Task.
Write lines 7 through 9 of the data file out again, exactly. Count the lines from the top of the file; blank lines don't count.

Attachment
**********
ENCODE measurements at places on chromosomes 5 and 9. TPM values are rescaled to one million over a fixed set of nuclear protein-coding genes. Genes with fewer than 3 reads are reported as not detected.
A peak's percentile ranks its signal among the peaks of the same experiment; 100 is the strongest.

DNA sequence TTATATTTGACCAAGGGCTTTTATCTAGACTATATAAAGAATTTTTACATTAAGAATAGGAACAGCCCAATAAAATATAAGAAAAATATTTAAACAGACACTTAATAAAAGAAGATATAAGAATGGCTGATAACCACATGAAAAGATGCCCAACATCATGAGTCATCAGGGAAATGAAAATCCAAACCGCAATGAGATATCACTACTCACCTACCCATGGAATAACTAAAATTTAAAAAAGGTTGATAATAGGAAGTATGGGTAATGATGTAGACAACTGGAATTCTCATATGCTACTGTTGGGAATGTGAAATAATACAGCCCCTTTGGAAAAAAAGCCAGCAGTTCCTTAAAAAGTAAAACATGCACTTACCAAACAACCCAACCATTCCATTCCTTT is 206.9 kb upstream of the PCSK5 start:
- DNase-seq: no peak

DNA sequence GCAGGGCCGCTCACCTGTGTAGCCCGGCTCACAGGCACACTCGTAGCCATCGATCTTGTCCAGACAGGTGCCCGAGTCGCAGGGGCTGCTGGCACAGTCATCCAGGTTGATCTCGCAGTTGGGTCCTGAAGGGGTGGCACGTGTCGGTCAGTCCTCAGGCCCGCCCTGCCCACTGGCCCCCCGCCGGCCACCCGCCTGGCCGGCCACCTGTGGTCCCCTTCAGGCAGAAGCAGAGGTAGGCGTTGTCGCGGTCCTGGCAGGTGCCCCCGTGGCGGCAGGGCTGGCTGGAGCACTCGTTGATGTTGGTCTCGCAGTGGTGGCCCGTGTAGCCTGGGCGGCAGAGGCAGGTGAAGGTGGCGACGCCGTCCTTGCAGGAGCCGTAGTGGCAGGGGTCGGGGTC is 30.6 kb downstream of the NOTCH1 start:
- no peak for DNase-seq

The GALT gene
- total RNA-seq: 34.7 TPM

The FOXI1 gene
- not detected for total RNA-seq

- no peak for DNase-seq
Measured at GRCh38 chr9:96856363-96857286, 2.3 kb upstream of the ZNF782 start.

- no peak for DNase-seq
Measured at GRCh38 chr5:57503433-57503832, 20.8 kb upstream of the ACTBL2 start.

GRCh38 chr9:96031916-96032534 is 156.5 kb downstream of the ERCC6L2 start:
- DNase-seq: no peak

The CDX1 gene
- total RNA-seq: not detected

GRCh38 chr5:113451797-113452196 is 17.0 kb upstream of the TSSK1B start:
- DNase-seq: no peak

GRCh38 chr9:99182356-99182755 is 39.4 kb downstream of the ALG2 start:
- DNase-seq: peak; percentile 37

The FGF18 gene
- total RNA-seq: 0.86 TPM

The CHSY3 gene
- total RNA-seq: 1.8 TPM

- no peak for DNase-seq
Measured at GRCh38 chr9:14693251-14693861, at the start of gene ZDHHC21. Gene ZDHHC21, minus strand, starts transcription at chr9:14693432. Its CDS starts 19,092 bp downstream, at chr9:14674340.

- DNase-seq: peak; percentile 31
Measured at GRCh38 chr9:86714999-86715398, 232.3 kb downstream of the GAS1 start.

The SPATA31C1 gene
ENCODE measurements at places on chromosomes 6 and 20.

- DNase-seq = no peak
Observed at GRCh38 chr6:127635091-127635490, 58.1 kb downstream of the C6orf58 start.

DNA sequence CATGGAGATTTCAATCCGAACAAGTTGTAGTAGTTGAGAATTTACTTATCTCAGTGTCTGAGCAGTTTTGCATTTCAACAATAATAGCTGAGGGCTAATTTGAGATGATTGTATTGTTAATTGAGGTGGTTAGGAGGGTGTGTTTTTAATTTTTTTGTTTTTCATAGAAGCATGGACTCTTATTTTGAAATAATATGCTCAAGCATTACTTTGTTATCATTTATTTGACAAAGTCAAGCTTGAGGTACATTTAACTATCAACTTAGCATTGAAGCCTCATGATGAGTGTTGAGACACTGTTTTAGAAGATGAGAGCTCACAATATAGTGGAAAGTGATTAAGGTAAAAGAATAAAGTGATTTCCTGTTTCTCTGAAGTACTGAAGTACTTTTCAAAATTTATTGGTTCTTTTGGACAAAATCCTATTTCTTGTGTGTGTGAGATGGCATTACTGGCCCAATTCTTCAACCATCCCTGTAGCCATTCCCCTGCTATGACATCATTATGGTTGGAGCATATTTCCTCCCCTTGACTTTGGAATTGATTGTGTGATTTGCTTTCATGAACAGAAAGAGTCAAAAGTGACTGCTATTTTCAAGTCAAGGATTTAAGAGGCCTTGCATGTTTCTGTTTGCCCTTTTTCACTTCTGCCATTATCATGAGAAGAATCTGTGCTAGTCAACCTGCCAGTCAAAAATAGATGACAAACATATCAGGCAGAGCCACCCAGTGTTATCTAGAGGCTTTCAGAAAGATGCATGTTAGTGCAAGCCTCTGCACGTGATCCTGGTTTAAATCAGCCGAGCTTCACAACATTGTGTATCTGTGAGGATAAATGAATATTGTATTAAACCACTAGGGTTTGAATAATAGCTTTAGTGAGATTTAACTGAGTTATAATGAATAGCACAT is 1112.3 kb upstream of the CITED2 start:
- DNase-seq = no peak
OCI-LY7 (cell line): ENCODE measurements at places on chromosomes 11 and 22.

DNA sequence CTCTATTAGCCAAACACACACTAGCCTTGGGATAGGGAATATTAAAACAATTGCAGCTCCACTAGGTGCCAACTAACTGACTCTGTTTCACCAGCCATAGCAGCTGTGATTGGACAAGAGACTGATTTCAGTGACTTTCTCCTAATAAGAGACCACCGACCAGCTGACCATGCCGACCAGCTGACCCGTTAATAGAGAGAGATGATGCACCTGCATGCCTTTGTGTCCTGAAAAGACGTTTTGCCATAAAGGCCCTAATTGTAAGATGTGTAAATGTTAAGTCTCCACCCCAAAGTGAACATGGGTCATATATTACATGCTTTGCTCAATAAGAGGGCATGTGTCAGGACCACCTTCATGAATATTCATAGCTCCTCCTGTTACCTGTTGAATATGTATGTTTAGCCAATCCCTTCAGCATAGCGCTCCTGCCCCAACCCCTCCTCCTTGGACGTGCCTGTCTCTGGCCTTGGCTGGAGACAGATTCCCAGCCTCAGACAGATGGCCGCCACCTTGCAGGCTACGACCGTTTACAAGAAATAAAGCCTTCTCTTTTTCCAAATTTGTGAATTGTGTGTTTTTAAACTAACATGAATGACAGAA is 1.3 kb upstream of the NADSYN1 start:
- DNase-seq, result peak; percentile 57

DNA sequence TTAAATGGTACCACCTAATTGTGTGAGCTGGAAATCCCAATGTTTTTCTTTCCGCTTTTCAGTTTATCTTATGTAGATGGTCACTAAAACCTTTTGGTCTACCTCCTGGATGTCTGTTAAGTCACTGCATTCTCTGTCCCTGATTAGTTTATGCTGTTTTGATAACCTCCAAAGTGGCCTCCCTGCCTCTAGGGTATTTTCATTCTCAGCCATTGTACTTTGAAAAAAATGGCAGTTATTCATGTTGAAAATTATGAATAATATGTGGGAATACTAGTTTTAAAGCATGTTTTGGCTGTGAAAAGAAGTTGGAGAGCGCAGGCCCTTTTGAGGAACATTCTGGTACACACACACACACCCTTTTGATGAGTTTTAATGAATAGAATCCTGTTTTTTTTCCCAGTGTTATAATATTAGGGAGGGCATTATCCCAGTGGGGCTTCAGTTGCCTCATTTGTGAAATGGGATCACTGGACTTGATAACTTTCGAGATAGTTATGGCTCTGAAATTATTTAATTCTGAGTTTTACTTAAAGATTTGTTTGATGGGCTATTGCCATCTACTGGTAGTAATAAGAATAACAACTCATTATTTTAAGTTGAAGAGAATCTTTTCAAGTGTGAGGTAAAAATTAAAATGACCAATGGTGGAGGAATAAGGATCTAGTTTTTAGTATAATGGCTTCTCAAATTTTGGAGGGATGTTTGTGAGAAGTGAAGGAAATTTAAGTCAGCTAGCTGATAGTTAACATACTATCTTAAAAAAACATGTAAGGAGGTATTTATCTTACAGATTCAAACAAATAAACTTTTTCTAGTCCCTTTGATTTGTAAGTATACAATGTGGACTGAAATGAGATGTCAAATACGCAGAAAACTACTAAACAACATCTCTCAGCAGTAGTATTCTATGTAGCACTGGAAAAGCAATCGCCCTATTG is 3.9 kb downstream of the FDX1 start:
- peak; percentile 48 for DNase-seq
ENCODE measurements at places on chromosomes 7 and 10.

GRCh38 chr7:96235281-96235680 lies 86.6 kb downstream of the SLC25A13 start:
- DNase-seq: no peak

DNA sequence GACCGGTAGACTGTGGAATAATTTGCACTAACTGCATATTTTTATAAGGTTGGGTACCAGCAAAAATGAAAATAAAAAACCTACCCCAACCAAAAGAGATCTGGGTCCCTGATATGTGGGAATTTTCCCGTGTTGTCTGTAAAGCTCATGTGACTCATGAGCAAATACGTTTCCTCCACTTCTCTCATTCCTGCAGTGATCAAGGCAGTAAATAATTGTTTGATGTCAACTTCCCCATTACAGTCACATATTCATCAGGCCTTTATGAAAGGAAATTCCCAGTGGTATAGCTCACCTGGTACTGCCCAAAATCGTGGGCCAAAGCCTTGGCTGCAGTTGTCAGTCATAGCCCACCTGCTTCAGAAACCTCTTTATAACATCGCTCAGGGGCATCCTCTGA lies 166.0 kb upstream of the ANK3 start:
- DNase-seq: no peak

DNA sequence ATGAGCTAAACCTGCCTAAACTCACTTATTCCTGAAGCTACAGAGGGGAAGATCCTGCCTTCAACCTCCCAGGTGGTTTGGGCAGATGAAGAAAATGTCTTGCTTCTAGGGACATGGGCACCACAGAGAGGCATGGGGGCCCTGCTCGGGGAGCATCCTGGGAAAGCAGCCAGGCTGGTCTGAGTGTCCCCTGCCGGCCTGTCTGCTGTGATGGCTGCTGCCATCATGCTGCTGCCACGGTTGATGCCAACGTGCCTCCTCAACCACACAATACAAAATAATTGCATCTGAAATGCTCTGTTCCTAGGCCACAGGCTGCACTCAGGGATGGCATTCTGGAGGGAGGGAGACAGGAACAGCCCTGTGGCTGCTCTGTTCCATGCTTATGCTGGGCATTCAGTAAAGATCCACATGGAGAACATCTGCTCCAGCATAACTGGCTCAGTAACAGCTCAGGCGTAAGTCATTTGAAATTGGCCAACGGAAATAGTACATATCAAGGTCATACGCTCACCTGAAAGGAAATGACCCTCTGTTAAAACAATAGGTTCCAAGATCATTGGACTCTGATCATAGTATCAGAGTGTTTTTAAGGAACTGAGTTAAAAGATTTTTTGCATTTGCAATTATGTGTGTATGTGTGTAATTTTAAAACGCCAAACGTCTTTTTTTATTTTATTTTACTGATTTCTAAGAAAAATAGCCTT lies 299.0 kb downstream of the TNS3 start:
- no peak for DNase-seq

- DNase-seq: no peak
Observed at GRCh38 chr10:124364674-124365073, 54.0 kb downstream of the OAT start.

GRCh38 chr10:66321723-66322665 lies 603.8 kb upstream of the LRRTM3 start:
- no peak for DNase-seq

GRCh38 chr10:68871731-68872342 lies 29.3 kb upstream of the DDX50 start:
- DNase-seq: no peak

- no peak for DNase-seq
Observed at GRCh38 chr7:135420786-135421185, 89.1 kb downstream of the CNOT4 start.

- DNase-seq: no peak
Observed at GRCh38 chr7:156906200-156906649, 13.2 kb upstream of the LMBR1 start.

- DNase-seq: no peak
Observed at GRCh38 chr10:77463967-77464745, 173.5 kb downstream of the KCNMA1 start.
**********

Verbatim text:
The GALT gene
- total RNA-seq: 34.7 TPM

The FOXI1 gene